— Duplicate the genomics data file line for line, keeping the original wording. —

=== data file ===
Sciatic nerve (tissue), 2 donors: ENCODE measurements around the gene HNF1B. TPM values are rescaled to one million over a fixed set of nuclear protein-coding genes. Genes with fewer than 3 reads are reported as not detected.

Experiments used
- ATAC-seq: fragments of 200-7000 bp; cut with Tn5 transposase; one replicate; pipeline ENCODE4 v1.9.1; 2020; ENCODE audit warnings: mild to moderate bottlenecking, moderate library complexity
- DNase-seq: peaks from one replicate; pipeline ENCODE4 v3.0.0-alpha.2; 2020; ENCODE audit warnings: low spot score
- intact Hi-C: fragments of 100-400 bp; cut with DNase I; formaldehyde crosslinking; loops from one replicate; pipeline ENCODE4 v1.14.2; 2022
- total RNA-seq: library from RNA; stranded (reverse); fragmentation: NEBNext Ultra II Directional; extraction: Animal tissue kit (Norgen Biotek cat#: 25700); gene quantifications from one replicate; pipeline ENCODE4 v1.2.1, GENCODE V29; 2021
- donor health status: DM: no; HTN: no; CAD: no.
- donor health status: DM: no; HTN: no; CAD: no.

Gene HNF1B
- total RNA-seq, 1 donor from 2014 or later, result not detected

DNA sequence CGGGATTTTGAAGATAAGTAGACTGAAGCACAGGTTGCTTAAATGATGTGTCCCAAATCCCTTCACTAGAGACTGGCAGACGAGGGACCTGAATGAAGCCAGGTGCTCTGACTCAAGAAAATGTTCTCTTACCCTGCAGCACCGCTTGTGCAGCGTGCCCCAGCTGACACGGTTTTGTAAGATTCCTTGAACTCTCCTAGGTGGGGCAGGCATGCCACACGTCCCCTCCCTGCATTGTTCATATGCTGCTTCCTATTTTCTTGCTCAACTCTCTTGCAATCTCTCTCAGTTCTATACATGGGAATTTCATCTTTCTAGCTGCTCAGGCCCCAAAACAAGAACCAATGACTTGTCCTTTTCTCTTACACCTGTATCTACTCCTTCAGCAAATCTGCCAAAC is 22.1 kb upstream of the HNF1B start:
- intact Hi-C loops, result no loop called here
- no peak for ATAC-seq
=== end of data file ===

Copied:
Sciatic nerve (tissue), 2 donors: ENCODE measurements around the gene HNF1B. TPM values are rescaled to one million over a fixed set of nuclear protein-coding genes. Genes with fewer than 3 reads are reported as not detected.

Experiments used
- ATAC-seq: fragments of 200-7000 bp; cut with Tn5 transposase; one replicate; pipeline ENCODE4 v1.9.1; 2020; ENCODE audit warnings: mild to moderate bottlenecking, moderate library complexity
- DNase-seq: peaks from one replicate; pipeline ENCODE4 v3.0.0-alpha.2; 2020; ENCODE audit warnings: low spot score
- intact Hi-C: fragments of 100-400 bp; cut with DNase I; formaldehyde crosslinking; loops from one replicate; pipeline ENCODE4 v1.14.2; 2022
- total RNA-seq: library from RNA; stranded (reverse); fragmentation: NEBNext Ultra II Directional; extraction: Animal tissue kit (Norgen Biotek cat#: 25700); gene quantifications from one replicate; pipeline ENCODE4 v1.2.1, GENCODE V29; 2021
- donor health status: DM: no; HTN: no; CAD: no.
- donor health status: DM: no; HTN: no; CAD: no.

Gene HNF1B
- total RNA-seq, 1 donor from 2014 or later, result not detected

DNA sequence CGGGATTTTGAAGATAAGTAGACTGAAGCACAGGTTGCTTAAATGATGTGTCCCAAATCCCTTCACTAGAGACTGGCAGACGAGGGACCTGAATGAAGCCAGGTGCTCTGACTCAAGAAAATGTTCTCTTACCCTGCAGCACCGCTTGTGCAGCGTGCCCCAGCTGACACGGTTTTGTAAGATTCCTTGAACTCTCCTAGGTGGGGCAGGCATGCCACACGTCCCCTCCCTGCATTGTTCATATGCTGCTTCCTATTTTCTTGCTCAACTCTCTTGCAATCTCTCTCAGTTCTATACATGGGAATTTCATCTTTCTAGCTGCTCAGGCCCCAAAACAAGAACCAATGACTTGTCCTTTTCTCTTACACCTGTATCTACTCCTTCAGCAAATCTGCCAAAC is 22.1 kb upstream of the HNF1B start:
- intact Hi-C loops, result no loop called here
- no peak for ATAC-seq